The economic consequences of central bankers

More unemployment.  More recession.   More massive public debt.  More print-more-money-and-pray quantitative easing.

More Mervyn King bleating on about the stalled economy – but failing to explain why he has missed his inflation target for years.

What passes for economic “debate” in Britain today is between those who still believe monetary stimulus is the way to engineer growth versus those who say we need fiscal stimulus.

Each time more monetary stimulus fails to produce prosperity, the fans of fiscal stimulus say we need to spend more. Each time public debt gets a little bit less manageable, those who favour monetary stimulus claim it is they who are right.

But what if they are both wrong?

If central bankers knew how to make us wealthy, the West would be booming.  Instead, having handed them the macroeconomic controls, we find ourselves trapped in a decades long spiral of debt and stagnation.

It was attempts by central bankers like Mr King to engineer growth through monetary manipulation that landed us in this mess to start with.  Further monetary stimulus today can no more restore us to prosperity than fiscal stimulus was able to in the 1970s. Debauched monetarism is no more the answer than debauched Keynesianism.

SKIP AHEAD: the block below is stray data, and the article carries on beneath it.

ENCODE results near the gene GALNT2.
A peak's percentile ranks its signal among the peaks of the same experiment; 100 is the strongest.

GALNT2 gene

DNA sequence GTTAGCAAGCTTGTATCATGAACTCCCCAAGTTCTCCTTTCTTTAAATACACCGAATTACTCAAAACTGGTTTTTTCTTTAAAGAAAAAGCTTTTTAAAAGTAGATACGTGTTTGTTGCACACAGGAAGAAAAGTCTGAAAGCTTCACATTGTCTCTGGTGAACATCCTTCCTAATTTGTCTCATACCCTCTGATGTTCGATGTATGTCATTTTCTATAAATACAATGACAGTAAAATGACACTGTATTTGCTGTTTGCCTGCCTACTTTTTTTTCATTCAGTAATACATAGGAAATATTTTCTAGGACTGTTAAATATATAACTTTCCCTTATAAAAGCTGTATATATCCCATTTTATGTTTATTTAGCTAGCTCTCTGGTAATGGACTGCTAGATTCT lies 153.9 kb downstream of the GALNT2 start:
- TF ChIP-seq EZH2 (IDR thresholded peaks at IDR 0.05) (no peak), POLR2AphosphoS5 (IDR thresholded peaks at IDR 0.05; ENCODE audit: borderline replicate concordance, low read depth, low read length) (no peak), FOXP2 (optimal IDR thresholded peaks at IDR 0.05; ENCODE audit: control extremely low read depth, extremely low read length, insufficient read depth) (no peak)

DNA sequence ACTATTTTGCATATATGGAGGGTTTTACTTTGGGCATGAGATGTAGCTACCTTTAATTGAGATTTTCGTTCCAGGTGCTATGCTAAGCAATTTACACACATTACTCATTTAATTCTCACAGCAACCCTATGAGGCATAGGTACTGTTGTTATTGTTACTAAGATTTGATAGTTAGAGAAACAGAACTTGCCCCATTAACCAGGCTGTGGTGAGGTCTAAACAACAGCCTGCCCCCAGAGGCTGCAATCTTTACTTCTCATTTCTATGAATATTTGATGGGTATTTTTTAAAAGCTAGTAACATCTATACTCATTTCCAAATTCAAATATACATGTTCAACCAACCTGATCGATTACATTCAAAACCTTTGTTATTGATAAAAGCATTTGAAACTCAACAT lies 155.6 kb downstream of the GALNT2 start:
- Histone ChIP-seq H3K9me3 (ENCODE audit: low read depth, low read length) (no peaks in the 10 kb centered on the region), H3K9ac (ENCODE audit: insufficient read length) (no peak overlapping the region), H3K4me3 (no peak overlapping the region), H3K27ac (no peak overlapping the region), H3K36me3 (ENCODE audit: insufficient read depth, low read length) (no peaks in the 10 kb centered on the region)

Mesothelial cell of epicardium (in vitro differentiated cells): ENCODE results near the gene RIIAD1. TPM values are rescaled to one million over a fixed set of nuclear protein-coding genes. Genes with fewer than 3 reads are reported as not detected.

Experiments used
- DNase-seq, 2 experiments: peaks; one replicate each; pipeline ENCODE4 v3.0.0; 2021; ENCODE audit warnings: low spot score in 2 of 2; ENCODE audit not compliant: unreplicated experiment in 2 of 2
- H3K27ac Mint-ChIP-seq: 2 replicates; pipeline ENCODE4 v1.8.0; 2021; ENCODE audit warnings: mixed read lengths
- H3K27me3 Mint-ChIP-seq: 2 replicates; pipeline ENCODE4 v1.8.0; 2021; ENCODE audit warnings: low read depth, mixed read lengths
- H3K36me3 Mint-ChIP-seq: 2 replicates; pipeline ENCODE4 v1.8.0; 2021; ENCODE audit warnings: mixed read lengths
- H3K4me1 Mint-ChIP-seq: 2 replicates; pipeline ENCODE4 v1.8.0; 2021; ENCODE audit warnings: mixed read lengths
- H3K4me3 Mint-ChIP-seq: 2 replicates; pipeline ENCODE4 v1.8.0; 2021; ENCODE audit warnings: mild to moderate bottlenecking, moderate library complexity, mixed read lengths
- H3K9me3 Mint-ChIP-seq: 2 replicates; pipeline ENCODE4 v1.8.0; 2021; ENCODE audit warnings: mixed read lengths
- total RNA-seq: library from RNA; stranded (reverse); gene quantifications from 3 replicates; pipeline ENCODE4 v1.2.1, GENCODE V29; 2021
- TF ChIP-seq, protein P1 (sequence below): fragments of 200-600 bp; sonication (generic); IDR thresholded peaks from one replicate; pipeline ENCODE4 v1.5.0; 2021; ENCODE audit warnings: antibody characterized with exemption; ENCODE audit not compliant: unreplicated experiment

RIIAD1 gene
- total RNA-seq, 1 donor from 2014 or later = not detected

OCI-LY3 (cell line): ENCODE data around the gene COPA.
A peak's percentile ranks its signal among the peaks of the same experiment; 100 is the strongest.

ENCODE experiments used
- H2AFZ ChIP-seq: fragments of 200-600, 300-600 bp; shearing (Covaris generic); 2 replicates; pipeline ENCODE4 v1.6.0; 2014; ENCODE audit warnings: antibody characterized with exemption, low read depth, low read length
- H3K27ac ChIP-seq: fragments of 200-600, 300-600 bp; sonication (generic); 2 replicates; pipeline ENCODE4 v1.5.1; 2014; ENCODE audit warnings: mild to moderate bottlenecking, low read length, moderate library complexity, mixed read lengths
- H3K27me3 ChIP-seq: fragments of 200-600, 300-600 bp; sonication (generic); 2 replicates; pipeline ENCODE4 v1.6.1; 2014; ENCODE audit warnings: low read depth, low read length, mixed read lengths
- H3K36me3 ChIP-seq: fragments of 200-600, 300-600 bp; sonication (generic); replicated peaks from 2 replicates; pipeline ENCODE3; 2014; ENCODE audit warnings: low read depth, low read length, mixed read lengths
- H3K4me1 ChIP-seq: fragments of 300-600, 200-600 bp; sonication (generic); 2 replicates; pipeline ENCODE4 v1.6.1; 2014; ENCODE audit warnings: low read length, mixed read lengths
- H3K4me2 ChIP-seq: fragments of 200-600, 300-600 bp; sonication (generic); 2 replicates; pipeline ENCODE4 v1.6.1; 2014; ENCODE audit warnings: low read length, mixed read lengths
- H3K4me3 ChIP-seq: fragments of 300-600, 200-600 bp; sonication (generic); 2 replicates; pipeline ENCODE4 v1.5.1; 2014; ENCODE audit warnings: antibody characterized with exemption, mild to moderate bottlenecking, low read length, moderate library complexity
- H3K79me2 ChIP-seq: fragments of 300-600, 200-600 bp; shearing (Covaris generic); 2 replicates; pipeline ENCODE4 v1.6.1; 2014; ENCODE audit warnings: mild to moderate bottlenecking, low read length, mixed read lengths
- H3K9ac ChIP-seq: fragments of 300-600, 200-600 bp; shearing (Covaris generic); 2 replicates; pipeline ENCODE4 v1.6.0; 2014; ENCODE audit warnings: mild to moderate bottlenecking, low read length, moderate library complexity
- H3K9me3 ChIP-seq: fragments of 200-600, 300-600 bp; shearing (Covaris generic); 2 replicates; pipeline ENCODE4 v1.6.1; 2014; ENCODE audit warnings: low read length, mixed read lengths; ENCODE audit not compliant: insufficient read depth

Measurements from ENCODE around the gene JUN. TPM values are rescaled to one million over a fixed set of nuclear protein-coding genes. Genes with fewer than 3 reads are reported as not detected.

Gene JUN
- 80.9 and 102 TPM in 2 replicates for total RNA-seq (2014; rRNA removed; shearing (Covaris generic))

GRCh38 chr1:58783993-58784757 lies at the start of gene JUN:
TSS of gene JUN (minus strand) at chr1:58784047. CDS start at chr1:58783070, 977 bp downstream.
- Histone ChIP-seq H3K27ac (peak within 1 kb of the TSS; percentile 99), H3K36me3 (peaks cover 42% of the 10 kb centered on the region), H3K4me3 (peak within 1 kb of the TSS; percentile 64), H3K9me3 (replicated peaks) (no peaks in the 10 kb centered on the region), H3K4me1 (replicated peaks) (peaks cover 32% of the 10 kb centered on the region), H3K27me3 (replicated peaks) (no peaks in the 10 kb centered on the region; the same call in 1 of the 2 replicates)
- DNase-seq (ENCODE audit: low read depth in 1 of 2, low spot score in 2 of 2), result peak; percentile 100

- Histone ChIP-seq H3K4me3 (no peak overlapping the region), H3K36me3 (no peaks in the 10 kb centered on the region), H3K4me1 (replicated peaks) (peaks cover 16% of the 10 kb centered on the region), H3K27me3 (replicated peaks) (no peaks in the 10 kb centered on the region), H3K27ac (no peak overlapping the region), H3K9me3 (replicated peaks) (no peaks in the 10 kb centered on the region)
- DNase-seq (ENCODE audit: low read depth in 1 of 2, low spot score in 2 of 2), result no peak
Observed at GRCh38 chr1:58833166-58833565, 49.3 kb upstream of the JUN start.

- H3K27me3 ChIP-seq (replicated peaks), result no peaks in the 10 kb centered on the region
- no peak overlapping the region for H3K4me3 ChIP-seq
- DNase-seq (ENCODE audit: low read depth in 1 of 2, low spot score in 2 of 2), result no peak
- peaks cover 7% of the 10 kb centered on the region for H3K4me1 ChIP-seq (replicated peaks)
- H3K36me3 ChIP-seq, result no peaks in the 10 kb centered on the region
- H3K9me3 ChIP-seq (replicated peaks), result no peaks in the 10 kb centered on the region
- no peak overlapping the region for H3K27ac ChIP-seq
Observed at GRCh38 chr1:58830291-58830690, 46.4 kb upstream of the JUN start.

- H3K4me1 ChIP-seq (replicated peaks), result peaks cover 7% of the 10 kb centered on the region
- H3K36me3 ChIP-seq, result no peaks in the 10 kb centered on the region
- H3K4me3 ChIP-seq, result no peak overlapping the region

If you cannot engineer growth from on high, who in Whitehall is working on plans to set the economy free to grow from below?

What “winter of discontent”-style event might it take to prove that we need something altogether bolder and more radical than the current bankrupt orthodoxy.

This article was previously published at

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2 replies on “The economic consequences of central bankers”
  1. says: Paul Danon

    We need money tied to gold and a low-tax state which retreats from all areas except defence and public order. Let those who want free public services for others pay for them.

    1. says: Robert Sadler

      Even better we need to return to money produced by the free market. Even a gold standard can be manipulated by the Government. You will also find that when government is seperated from the production of money, it will shrink significantly.

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